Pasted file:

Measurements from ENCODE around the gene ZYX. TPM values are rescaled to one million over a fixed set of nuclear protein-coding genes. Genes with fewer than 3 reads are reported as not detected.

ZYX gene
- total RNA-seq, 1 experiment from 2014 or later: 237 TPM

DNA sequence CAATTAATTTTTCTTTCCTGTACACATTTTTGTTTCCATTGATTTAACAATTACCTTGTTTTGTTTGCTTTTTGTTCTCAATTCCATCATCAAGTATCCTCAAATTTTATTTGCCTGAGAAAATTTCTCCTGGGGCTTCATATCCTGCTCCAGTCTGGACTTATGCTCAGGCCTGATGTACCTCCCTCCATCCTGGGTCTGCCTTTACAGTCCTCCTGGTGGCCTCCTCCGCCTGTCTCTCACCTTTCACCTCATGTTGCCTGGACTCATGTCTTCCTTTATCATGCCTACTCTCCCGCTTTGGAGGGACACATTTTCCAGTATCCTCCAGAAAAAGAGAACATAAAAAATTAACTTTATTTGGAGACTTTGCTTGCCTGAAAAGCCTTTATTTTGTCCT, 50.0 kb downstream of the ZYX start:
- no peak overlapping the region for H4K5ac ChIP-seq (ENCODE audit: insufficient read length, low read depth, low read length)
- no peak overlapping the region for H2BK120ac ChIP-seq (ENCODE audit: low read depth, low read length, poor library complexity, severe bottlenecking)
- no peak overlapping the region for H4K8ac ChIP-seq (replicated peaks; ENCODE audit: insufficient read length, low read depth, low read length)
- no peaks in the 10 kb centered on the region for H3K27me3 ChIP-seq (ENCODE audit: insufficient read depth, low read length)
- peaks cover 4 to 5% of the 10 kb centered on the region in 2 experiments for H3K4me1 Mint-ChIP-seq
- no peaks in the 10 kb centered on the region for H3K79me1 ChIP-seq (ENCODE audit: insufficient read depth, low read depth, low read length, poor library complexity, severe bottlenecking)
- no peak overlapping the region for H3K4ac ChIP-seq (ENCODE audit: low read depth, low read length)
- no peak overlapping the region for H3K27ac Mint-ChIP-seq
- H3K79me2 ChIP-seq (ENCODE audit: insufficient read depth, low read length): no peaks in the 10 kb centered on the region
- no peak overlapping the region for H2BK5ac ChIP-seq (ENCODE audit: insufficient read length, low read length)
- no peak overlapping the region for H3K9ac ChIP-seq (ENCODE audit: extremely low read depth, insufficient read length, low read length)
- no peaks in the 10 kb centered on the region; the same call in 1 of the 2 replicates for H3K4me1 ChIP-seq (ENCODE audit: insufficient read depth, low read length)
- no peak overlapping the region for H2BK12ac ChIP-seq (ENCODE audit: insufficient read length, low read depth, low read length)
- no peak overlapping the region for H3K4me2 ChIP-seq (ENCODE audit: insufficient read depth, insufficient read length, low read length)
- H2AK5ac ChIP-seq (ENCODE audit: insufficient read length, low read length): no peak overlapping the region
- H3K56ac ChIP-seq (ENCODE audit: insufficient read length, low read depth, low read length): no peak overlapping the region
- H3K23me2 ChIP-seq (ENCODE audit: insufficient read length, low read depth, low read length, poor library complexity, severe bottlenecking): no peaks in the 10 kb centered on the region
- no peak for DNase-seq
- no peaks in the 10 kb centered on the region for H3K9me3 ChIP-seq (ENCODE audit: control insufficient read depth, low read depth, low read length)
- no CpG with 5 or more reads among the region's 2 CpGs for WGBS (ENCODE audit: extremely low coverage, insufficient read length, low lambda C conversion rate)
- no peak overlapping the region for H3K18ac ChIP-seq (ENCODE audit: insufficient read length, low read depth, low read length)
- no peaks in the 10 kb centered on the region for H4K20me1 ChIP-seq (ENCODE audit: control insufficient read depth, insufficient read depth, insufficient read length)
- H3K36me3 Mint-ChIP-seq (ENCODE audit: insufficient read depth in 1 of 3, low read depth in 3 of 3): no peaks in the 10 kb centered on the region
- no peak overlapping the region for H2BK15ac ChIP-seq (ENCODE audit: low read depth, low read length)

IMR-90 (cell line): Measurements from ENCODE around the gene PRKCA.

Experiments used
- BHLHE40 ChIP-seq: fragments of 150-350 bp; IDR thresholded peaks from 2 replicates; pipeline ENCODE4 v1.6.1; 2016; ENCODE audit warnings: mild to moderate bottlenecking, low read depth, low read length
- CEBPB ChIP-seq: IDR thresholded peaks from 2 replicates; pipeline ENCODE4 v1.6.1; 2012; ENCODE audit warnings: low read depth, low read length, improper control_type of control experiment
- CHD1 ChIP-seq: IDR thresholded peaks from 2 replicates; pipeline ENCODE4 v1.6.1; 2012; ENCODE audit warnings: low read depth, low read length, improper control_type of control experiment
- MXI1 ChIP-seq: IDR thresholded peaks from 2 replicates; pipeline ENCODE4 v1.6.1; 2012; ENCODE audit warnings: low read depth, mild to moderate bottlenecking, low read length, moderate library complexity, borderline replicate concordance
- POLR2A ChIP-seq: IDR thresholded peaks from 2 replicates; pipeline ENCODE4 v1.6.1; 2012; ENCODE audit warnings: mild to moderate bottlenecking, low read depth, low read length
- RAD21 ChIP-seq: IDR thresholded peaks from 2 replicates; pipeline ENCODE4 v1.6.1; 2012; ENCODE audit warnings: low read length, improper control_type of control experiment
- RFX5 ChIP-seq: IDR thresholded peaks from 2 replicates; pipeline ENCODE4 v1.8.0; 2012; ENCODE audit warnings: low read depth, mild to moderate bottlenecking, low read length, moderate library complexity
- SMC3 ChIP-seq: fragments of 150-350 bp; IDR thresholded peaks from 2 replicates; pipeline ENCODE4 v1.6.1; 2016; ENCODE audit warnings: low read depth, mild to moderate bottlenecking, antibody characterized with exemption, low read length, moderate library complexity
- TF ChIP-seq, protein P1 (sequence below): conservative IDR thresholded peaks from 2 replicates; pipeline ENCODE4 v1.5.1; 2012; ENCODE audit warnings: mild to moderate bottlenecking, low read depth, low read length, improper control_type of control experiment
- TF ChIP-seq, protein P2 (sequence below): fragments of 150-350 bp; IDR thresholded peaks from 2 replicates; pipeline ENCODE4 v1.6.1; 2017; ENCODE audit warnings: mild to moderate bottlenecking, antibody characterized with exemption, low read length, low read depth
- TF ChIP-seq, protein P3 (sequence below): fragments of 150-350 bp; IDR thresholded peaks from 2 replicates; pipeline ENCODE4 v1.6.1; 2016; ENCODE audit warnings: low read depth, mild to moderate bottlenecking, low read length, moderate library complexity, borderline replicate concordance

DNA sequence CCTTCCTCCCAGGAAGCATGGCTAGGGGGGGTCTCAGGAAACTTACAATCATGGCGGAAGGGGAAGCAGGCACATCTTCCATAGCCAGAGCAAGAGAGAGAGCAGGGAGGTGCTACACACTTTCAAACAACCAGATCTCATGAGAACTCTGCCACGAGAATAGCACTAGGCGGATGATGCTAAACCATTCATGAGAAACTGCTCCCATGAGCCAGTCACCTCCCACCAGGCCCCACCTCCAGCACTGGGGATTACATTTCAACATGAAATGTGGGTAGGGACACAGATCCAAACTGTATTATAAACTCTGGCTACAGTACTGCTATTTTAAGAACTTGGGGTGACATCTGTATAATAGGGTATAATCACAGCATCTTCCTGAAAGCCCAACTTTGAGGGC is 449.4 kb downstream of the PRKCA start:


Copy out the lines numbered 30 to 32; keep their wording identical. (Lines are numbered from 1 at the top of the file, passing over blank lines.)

Experiments used
- BHLHE40 ChIP-seq: fragments of 150-350 bp; IDR thresholded peaks from 2 replicates; pipeline ENCODE4 v1.6.1; 2016; ENCODE audit warnings: mild to moderate bottlenecking, low read depth, low read length
- CEBPB ChIP-seq: IDR thresholded peaks from 2 replicates; pipeline ENCODE4 v1.6.1; 2012; ENCODE audit warnings: low read depth, low read length, improper control_type of control experiment